Today in Disney History, July 3rd (in the year 1967) the venerable Rocket Jets attraction opened in the New Tomorrowland expansion of 1967. It replaced the Old Tomorrowland Astro Jet attraction which opened on April 2, 1956 (although the official Disney Company opening date is listed as March 24, 1956). To herald that auspicious event (after all it was an actual “major” attraction in Old Tomorrowland!) The Disneyland News from April 1956 trumpeted the announcement on their front page.
|The Disneyland News April 1956 Front Page heralding the Astro Jet opening!|
For the opening ceremony of the Astro Jets the publicity folks at Disneyland came up with the brilliant idea of inviting aviators from three branches of America’s armed forces to participate–the U.S. Navy, U.S. Marines Corps (Semper Fi!), and the U.S. Air Force. On hand also was the “Disneyland Air Force” (who knew? how do I join?)! It was a great promotion that both honored those serving their country and heralded the opening of this new ride to Walt’s magic kingdom. Of note, is that so wonderful was this Walt inspired concept that four decades later Disneyland would revisit the idea when they opened the new Tomorrowland of 1998 by inviting Astronauts of America’s Space Program to kick off the re-Imagineered land.
|The newest members of the Disneyland Air Force.|
|Astro Jet original Attraction Poster|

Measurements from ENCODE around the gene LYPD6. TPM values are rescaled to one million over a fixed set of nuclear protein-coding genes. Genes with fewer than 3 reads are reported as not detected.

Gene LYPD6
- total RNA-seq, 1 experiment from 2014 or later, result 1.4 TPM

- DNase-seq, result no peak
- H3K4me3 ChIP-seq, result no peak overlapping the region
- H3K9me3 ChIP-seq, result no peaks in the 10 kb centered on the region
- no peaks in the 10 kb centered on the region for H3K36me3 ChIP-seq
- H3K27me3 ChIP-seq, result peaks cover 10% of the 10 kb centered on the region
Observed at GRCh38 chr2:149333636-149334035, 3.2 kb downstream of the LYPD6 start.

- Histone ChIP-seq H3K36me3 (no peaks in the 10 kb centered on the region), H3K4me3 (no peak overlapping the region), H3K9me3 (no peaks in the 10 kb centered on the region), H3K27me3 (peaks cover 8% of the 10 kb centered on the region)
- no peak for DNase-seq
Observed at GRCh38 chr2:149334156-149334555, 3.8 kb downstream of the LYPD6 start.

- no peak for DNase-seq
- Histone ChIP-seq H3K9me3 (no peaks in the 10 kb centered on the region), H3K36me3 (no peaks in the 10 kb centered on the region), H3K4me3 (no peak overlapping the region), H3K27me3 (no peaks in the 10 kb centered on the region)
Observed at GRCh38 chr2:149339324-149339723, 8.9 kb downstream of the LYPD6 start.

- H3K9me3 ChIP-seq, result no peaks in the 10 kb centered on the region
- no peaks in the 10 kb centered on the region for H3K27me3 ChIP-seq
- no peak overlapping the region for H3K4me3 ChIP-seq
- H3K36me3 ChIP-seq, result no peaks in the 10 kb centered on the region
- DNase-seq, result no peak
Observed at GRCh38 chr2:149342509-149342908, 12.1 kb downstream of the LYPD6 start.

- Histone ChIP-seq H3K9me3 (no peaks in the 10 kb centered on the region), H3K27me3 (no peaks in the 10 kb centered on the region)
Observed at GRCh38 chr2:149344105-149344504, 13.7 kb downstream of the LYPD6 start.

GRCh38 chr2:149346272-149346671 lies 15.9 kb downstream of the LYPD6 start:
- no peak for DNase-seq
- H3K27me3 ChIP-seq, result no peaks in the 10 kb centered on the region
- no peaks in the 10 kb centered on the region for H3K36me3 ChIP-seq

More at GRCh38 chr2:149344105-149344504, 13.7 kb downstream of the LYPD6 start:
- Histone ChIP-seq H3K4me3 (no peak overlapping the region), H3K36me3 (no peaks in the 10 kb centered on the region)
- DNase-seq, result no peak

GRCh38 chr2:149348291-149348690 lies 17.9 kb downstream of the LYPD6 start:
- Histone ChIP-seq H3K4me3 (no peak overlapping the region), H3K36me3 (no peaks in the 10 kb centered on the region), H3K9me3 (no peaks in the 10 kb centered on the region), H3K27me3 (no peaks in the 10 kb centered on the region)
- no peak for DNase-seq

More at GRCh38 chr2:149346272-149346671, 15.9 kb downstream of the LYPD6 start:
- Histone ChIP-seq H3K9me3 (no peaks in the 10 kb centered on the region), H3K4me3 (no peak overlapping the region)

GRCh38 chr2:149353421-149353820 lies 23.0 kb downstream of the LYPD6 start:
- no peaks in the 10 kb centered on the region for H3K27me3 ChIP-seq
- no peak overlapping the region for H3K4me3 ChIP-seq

|Disneyland Postcard, D-102, 1956. “In Tomorrowland is an advanced version of the roto-jet
and the only ride of this type now operating in the United States. It was invented, developed and
manufactured by the Klaus Company of Memmingen, Bavaria.”
Courtesy of my good friend Ken Eslick at: www.disneylandpostcards.net
The idea for a futuristic rocket or jet ride in the manner of Dumbo had been kicked around in early planning for Tomorrowland, but with time and money in short supply, it never materialized. So what happened after Disneyland opened? And why did Walt not decide to just use another Dumbo ride system for Tomorrowland? Several reasons.
|Wonderful image giving the feeling of actually riding on this fantastic Astro-Jet attraction.|
The only option left to Walt, was the simplest one, and that was to purchase a standard off-the-shelf ride system and then give it the Disney touch. What Walt’s team located was an amusement park ride that was relatively new, known as Roto-Jets (later also known by Strato-Jets and Satellite Jets). The idea was similar to Dumbo, but the entire base, which was a converted World War II German artillery gun, rotated. On top of the rotating base was a central vertical axis with twelve articulated arms each supporting a jet capable of seating two people, and thus increasing capacity over Dumbo by 50%. So Walt ordered one “Super Roto-Jet” ride from the firm of Kaspar Klaus of Bavaria, and with that Disneyland would receive its first major new attraction the Astro Jets ride.
|Unique view of the central rotating axis on top of the rotating base, spring 1962.|